Those thoughts only lingered in my mind for a minute, because reality took over. We had to help our Marines.
The building was like nothing I’d ever seen. Everything was mangled. Dust was flying everywhere so it was difficult to breathe. People walked around who had just gotten out of the building. They were full of concrete dust. Some were bloody.
Right away, we started sifting through the rubble for survivors. Occasionally we could hear muffled cries for help. We would have to sift through the concrete to slowly uncover those trapped. We transported the injured to the Marine Security Guard building, which became our aid station. It was difficult work because debris was everywhere.
A few Marines found one body under the rubble that was still zipped up in a sleeping bag. They decided to take him out of his sleeping bag before putting him in a body bag. When they unzipped the bag he opened his eyes and said, “Anybody got a Pepsi?”
After a while of picking through the debris, we started to run out of survivors. That’s when we began to come across the dead. My buddies, Lance Cpl. Tony McVeigh and Putnam and I started hauling bodies and loading them onto the trucks. Eventually, we began piling the bodies any way we could so we could transport them faster. We took them to the airport hangar and stacked them in three rows of ten. The rows just went on and on down the hangar. I stopped counting at 150 bodies and went back to retrieve more.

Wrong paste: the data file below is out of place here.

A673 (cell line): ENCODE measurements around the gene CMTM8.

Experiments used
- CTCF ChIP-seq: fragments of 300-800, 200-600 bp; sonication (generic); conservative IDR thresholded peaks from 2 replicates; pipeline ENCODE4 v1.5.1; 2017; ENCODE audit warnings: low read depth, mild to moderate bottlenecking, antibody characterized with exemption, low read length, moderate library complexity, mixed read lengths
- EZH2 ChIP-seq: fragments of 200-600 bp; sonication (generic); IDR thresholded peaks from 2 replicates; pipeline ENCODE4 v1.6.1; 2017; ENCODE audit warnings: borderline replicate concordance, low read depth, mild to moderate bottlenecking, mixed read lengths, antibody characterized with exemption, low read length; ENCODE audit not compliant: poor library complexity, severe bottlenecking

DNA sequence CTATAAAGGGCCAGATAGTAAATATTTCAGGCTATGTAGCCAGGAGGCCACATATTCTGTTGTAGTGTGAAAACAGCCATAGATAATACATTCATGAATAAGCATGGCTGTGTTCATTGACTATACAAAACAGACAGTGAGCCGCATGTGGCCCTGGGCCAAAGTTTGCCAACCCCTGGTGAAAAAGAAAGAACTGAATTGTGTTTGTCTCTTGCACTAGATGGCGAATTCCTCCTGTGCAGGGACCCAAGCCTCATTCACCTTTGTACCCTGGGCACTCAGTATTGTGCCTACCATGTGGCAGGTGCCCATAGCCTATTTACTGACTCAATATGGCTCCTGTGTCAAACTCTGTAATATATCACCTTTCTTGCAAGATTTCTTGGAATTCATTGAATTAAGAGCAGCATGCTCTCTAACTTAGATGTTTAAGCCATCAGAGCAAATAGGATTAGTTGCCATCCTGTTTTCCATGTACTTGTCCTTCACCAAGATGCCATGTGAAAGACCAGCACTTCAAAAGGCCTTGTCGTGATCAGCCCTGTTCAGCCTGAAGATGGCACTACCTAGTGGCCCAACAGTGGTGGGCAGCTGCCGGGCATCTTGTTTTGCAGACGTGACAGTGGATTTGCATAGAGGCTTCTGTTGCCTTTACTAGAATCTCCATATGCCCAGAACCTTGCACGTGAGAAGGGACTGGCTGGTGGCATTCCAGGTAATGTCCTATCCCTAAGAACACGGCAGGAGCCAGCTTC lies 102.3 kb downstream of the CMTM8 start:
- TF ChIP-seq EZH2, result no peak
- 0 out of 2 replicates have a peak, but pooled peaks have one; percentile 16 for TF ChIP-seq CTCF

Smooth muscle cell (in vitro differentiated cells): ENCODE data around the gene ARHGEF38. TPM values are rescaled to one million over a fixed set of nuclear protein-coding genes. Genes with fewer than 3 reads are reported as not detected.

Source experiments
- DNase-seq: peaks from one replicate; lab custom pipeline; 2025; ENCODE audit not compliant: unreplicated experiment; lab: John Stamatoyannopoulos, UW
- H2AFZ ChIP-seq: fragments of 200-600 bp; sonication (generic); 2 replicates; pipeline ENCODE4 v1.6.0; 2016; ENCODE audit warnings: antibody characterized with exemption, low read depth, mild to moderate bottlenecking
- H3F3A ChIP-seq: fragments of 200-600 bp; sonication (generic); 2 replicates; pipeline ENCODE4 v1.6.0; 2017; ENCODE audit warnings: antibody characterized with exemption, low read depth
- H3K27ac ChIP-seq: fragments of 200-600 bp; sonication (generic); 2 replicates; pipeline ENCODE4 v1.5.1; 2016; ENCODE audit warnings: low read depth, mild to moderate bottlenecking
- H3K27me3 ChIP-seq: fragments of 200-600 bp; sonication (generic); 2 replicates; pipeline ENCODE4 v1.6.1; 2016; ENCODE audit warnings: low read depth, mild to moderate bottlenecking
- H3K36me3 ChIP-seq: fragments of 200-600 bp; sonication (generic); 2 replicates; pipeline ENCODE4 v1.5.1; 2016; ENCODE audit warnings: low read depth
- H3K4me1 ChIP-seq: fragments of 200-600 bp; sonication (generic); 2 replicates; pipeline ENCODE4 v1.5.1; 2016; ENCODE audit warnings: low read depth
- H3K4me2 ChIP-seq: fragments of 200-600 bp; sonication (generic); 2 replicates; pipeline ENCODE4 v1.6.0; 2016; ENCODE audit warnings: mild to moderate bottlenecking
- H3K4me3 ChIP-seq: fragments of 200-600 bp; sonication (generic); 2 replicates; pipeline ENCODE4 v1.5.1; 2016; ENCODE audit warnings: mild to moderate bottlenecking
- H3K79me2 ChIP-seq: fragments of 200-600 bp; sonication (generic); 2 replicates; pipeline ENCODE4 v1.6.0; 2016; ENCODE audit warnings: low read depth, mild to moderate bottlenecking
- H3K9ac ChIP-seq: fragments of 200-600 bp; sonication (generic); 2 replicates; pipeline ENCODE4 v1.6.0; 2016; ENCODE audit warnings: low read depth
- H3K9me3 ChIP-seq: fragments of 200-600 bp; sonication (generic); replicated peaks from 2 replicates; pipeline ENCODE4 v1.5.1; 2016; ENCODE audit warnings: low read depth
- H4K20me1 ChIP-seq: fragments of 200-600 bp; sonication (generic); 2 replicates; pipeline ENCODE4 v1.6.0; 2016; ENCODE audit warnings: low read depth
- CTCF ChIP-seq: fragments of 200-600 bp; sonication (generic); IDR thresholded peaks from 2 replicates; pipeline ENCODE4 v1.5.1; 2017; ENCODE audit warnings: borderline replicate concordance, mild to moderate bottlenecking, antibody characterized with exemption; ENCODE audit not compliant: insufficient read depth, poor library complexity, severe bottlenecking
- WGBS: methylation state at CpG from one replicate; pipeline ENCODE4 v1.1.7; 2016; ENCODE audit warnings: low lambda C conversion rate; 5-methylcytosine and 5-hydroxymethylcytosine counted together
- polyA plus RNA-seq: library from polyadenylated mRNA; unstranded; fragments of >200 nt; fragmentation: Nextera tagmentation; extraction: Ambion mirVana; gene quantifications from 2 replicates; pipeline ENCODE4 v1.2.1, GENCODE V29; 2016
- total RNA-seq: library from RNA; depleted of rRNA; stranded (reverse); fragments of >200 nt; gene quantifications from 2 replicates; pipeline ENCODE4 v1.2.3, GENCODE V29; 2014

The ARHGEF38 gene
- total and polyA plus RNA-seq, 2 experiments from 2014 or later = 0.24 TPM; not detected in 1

When we didn’t have any bodies to take to the hangar, we sifted through the rubble. We found one Marine whose legs were pinned by a huge beam. We went to get a crane, but I was filled with this crazy-ass strength and just lifted the beam off of him. Another Marine grabbed him, and we pulled him out of there.
At one point as we were walking through the rubble looking for any signs of life, a Marine hollered that he had found another survivor.
We rushed over and began digging. We dug for what must have been 10 minutes, or maybe it was 30 minutes, but finally we saw two fingers – just two fingers moving. The sign of life motivated us to work harder and we started pulling out pieces of concrete. The more we dug, the more of the survivor we uncovered. There was a huge piece of concrete that was about three feet by three feet and six inches thick. I don’t know how I did it, but I just picked it up and moved it off of him. Eventually, we got to the point where we were able to identify him as the chaplain and uncovered all of his body except for one ankle.
The chaplain started screaming at us, “Get me out of here. Get me out of here!”
At that point we realized if we moved any more debris, the building would collapse on the chaplain. I wanted to just yank the chaplain out and run the risk that he would lose his foot, but was ordered to continue to uncover him.